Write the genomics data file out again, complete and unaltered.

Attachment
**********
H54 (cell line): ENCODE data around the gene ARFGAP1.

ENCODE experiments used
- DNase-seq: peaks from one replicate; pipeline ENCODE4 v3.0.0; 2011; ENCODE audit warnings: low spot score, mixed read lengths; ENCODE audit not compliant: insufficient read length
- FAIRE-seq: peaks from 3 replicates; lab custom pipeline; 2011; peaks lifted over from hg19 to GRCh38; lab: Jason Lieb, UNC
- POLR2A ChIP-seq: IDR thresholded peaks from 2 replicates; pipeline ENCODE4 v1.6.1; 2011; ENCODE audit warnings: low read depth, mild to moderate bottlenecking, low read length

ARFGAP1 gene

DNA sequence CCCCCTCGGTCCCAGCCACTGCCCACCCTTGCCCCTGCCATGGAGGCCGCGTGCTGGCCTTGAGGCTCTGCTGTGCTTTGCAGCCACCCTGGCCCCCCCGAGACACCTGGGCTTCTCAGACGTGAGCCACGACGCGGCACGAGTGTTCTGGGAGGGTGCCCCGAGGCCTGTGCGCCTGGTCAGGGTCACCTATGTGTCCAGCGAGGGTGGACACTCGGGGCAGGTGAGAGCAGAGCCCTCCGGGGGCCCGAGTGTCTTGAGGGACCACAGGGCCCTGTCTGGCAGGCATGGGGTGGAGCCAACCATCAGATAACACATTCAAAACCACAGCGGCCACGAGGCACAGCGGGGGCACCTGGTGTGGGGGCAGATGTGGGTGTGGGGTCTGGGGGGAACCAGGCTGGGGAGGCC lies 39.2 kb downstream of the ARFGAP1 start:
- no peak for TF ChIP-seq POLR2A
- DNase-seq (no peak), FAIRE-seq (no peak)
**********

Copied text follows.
H54 (cell line): ENCODE data around the gene ARFGAP1.

ENCODE experiments used
- DNase-seq: peaks from one replicate; pipeline ENCODE4 v3.0.0; 2011; ENCODE audit warnings: low spot score, mixed read lengths; ENCODE audit not compliant: insufficient read length
- FAIRE-seq: peaks from 3 replicates; lab custom pipeline; 2011; peaks lifted over from hg19 to GRCh38; lab: Jason Lieb, UNC
- POLR2A ChIP-seq: IDR thresholded peaks from 2 replicates; pipeline ENCODE4 v1.6.1; 2011; ENCODE audit warnings: low read depth, mild to moderate bottlenecking, low read length

ARFGAP1 gene

DNA sequence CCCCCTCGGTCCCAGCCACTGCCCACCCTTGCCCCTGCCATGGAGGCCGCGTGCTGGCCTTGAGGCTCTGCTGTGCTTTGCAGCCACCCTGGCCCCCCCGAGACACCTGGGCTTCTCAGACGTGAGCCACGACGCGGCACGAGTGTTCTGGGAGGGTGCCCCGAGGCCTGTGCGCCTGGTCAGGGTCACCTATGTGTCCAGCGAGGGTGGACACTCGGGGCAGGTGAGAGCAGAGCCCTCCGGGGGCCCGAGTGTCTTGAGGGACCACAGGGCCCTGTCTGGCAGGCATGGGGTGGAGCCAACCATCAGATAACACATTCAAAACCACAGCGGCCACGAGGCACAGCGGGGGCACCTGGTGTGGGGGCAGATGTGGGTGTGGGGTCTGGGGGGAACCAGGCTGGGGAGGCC lies 39.2 kb downstream of the ARFGAP1 start:
- no peak for TF ChIP-seq POLR2A
- DNase-seq (no peak), FAIRE-seq (no peak)